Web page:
Liquid biopsy for cancer - an update on a rapidly changing field.
Speaker: Professor Stefanie Jeffrey - Stanford University, Stanford, United States
Abstract: Liquid biopsy refers to assays that measure or characterize cancer-associated cells, nucleic acids, extracellular vesicles (EVs), and other tumor-related or ‘tumor-educated’ components found blood or other body fluids, such as urine, saliva, and tears. As it is minimally invasive, liquid biopsy may be performed serially to detect changes that may appear over time during cancer treatment and evolution. The analyses of tumor-associated cells and/or products are also being combined with measurements of other tumor-associated proteins and blood biomarkers or concurrent imaging measurements to develop broader marker constructions.
Focusing on circulating tumor cells (CTCs) and circulating tumor DNA (ctDNA), liquid biopsy assays are in use or under investigation in three areas:
- prognosis, drug selection, and monitoring of treatment response in advanced disease;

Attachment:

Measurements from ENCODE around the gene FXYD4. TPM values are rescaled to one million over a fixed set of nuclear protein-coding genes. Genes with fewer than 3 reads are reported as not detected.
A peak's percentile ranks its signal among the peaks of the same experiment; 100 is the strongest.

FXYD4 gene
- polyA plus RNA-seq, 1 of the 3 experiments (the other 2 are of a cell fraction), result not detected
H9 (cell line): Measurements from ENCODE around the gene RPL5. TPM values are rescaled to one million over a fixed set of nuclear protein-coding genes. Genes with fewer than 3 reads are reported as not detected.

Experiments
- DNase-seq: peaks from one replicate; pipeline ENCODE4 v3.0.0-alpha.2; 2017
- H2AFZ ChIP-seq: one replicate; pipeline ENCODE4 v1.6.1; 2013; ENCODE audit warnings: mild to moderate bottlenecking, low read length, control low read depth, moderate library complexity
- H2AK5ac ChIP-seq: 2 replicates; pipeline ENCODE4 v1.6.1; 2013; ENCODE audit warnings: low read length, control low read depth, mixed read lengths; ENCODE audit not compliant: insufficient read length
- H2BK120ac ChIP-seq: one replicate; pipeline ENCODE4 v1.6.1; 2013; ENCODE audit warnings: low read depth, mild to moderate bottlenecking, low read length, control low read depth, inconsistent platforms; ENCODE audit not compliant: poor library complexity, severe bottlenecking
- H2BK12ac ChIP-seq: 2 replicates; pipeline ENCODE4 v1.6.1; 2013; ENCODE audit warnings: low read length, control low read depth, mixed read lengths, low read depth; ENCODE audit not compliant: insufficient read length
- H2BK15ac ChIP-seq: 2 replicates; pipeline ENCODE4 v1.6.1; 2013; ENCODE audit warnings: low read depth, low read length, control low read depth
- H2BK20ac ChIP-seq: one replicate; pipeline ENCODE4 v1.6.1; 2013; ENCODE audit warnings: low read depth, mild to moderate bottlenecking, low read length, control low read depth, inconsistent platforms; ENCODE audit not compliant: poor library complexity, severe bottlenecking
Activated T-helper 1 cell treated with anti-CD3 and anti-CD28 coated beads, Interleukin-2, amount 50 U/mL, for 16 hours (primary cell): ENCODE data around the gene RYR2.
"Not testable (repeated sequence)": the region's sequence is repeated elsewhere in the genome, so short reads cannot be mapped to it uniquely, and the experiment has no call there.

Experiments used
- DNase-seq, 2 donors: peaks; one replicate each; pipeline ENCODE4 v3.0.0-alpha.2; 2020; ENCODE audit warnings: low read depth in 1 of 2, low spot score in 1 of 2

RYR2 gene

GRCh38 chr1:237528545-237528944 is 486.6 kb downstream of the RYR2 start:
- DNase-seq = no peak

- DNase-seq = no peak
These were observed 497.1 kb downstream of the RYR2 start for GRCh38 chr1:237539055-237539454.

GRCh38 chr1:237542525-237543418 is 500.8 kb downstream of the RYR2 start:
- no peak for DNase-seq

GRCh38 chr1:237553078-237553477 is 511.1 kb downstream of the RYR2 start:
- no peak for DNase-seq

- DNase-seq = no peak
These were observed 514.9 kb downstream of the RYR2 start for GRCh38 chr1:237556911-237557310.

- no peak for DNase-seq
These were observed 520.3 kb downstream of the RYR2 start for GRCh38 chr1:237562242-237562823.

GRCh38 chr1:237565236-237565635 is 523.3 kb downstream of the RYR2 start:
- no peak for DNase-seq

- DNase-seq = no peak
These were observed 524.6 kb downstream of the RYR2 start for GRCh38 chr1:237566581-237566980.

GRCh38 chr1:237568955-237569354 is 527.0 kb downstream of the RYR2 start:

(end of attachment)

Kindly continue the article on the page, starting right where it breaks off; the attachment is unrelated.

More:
- surveillance for micrometastatic disease after curative-intent therapy for primary non-metastatic cancer, including ‘ctDNA relapse’, a term we recently introduced for tumor recurrence revealed by ctDNA detection prior to imaging-detected relapse;
- screening and early detection of cancer in asymptomatic or high-risk populations or in individuals with imaging or other test abnormalities.
Other aspects of liquid biopsy to be discussed include clonal hematopoiesis of indeterminate potential (CHIP) that may confound ctDNA analyses, the matching of druggable genetic aberrations to specific therapies, and limitations that need to be addressed prior to implementation of liquid biopsy into everyday clinical practice.